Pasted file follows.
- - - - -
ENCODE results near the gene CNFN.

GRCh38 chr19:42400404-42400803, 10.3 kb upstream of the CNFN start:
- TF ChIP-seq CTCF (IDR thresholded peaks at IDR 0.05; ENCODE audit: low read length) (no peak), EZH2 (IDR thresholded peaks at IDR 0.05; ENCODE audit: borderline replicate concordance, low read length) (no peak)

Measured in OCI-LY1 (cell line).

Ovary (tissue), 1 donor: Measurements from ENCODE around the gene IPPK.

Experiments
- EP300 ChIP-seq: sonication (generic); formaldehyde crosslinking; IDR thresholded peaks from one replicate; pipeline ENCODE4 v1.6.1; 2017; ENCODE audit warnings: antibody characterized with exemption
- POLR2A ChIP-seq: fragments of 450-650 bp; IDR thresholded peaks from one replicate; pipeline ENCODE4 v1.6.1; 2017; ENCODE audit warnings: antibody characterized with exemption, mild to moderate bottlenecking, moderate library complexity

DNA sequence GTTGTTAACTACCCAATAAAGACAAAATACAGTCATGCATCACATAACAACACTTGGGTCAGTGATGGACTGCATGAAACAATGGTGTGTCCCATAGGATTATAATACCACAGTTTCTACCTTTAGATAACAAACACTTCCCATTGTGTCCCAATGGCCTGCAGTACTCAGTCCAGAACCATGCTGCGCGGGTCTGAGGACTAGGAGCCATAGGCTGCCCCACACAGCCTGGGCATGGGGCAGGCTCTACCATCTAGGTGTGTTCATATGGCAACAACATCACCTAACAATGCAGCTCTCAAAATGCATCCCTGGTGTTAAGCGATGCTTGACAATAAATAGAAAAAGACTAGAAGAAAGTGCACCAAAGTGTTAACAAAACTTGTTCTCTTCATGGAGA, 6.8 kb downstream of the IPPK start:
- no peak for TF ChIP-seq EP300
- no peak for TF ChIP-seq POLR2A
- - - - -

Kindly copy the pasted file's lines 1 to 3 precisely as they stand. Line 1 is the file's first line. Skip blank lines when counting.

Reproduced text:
ENCODE results near the gene CNFN.

GRCh38 chr19:42400404-42400803, 10.3 kb upstream of the CNFN start:
- TF ChIP-seq CTCF (IDR thresholded peaks at IDR 0.05; ENCODE audit: low read length) (no peak), EZH2 (IDR thresholded peaks at IDR 0.05; ENCODE audit: borderline replicate concordance, low read length) (no peak)